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New retirement funds are no different from tax-saving ELSS schemes
January, 12th 2015

Retirement funds are here, unfortunately. Regular readers of this column would be shocked at that 'unfortunately', since I've written about the need for retirement-focussed mutual funds. But I say unfortunately because the retirement funds that are now in the process of being approved and launched are so in name only. Practically speaking, they aren't much different than the tax-saving ELSS funds that have been available for a long time.

For the investor, they carry no additional advantage over ELSS funds, either as tax breaks, or in returns, or in any investment characteristic that makes them particularly suitable as retirement savings. These funds share the same Rs 1.5 lakh tax-saving allocation under Section 80C that is there for EPF, PPF, ELSS funds and so many other things. So, there's no additional tax break.

Why then have these funds been launched? The idea of a mutual fundbased retirement benefit scheme has been around for a while. The original idea was that this would be something like NPS tier 1. In that conception, fund companies panies would be allowed to launch 'retirement plans' of pre-existing schemes with good track records. Employer contribution to such funds would not be counted towards the tax-saving limit and the investments would be locked in till retirement.

Since a fund's performance and suitability can change over the long period of time till retirement, savers would be allowed to switch from one fund to another without it being counted as a sale of investment for tax purposes.

Given the choice of funds and the ability to switch, along with lock-in till the age of 58, this would have been a very genuine retirement saving option. When the Modi government's Budget was first presented, it appeared that some significant move had been made on retirement funds. Page 12 of the Budget Highlights document said, 'Uniform tax treatment for pension fund and mutual fund-linked retirement plan'.

From this it appeared that the government had accepted Securities and Exchange Board of India's (Sebi) recommendation for creating a new class of mutual fund retirement plans. However, there was no reference to this in the Budget speech, nor in the Budget Bill itself. That little reference to retirement plans seemed to have found its way into the Budget highlights without anything to back it up.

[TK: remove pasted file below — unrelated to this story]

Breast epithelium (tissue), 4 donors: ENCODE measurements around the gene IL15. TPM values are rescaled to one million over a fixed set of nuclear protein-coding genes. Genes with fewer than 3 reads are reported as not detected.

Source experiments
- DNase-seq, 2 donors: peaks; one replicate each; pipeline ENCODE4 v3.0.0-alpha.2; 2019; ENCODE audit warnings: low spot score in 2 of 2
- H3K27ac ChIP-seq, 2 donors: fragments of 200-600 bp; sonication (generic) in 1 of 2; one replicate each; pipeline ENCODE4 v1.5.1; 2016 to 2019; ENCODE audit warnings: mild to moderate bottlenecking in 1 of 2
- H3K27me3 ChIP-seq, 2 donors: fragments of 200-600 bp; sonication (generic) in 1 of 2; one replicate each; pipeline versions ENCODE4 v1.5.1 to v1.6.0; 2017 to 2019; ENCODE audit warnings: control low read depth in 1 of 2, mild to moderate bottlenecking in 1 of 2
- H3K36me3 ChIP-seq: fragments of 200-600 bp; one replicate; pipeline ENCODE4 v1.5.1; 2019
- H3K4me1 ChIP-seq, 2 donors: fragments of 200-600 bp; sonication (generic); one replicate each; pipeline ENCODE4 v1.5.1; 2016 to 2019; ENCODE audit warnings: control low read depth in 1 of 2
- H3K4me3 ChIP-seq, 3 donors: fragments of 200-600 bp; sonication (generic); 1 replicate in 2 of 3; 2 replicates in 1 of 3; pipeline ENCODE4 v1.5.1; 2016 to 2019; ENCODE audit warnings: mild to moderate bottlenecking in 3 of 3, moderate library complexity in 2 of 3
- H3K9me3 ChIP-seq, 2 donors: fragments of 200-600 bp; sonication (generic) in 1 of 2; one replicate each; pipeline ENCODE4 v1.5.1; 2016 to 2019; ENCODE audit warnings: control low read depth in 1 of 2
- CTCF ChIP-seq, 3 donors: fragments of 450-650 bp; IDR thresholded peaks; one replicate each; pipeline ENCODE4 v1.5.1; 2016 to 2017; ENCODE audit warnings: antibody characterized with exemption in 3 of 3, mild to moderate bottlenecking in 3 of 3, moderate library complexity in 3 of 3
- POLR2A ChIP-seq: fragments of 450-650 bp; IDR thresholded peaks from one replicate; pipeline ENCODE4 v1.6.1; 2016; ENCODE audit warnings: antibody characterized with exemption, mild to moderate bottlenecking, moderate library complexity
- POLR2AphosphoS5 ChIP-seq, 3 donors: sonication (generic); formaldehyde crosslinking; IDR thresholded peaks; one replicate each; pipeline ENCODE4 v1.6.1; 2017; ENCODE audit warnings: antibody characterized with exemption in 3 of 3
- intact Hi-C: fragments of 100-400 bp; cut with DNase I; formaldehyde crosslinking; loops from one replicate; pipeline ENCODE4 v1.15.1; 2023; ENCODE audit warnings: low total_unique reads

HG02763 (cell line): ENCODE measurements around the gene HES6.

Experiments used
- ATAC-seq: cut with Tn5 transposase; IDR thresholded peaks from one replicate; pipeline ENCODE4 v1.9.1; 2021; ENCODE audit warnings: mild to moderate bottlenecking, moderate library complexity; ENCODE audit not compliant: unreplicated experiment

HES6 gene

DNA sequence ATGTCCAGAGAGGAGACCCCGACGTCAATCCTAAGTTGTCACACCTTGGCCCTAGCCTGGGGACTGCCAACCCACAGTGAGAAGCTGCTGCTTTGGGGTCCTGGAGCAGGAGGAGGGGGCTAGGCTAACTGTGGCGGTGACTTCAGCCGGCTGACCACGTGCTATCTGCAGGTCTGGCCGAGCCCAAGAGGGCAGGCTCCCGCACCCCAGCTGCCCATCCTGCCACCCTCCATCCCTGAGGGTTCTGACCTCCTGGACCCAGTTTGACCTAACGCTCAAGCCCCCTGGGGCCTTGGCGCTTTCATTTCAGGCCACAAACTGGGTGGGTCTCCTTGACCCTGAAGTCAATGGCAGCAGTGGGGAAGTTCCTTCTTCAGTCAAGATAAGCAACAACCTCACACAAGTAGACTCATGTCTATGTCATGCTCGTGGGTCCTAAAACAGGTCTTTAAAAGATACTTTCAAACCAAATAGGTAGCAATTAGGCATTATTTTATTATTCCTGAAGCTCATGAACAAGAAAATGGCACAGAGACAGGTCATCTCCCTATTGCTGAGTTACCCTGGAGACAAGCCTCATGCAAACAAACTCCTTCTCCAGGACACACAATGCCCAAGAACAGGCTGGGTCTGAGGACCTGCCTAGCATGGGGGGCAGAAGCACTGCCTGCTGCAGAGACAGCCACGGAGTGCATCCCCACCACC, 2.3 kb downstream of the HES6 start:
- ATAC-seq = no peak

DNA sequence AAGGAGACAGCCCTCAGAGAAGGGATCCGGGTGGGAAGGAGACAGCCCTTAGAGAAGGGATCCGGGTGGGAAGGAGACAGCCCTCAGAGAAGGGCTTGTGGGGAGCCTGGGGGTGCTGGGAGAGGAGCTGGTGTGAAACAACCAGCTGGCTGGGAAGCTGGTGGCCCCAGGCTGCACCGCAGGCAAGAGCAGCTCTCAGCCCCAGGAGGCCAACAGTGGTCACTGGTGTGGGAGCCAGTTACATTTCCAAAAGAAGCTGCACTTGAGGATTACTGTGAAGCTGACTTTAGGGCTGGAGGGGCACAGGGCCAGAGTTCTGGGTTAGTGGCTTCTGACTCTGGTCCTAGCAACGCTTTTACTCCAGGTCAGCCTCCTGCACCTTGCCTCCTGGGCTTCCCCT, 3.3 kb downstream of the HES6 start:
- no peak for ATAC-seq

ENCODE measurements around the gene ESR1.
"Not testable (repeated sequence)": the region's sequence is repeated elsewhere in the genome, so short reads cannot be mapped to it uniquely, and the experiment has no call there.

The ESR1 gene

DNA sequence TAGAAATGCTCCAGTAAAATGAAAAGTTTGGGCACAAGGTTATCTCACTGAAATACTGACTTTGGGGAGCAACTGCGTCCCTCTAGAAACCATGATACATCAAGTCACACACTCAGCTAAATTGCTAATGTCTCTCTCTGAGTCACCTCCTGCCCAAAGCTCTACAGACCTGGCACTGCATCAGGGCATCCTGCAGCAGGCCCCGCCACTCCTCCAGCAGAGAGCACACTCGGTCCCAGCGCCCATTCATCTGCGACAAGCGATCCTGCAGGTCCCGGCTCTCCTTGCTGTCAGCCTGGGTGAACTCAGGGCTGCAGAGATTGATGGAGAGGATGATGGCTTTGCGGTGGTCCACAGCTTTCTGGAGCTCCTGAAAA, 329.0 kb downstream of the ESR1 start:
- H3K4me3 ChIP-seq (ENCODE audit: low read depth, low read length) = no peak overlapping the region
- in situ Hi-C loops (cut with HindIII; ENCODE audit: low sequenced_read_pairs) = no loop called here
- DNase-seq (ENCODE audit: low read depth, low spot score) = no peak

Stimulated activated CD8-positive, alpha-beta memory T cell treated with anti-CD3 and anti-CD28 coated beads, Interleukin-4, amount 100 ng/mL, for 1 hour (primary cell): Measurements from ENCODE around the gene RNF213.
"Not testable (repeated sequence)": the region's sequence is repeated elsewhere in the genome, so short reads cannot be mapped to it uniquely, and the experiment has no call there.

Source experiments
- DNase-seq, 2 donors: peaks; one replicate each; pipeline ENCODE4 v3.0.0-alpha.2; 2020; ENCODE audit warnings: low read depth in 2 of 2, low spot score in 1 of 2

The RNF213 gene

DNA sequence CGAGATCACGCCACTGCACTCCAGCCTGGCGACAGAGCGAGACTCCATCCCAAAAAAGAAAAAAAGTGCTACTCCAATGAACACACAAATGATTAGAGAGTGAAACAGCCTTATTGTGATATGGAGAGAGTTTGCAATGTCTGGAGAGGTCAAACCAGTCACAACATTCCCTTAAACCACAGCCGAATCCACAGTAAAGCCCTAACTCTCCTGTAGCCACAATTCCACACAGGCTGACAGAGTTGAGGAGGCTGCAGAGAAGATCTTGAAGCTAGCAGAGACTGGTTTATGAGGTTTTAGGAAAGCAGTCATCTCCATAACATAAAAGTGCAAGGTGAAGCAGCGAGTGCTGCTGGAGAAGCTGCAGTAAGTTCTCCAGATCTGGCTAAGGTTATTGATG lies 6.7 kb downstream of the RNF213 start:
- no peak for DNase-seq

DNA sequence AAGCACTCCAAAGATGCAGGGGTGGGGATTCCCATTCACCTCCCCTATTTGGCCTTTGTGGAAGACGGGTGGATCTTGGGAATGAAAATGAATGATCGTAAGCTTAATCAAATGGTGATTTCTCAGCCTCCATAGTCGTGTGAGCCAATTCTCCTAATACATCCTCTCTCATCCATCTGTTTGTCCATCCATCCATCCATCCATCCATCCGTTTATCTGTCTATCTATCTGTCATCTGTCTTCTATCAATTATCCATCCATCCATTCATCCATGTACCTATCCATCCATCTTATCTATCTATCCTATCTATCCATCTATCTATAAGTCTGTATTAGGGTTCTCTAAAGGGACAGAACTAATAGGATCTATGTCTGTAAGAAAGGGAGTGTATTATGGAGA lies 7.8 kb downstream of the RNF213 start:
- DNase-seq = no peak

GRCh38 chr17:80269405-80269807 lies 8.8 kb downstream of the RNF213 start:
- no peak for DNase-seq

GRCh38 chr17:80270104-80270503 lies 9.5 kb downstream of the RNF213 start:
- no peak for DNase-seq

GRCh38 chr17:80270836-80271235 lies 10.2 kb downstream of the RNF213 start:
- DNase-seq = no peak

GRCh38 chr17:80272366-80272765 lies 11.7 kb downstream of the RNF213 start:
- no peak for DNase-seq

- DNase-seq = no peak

Later, it was explained that there was no mention in the Finance Bill because no change in the law was needed to launch the 'mutual fund-linked retirement plan'. That was a clue that whatever was being referred to in the Budget was nothing like the original idea had been. With the mention in the Budget, the Sebi was free to go ahead and approve 'mutual fund-linked retirement plans'. That process has moved forward and now a number of such funds are in the process of being approved by the Sebi and one (SBI's) has already been approved.

All have a lock-in of three years, unlike genuine retirement products that can't accessed till actual retirement. After the three years are over, they do have an exit load till the age of 58, but that's hardly a deterrent to savers casually withdrawing without giving it too much thought.

All this makes them identical to ELSS funds. In fact, they are less suitable for long-term growth and inflation-beating as they have lower equity investments than ELSS funds do. But obviously, all have the word 'retirement' in their names. Investors might think that these funds are specially suitable for retirement savings, whereas they are not.

Unless you are getting some special taxbreak or employer contribution, you are free to keep any investment intact till retirement and that's a retirement plan. Of course, there's no harm if these funds encourage non-savers to save for retirement, but that's about it.

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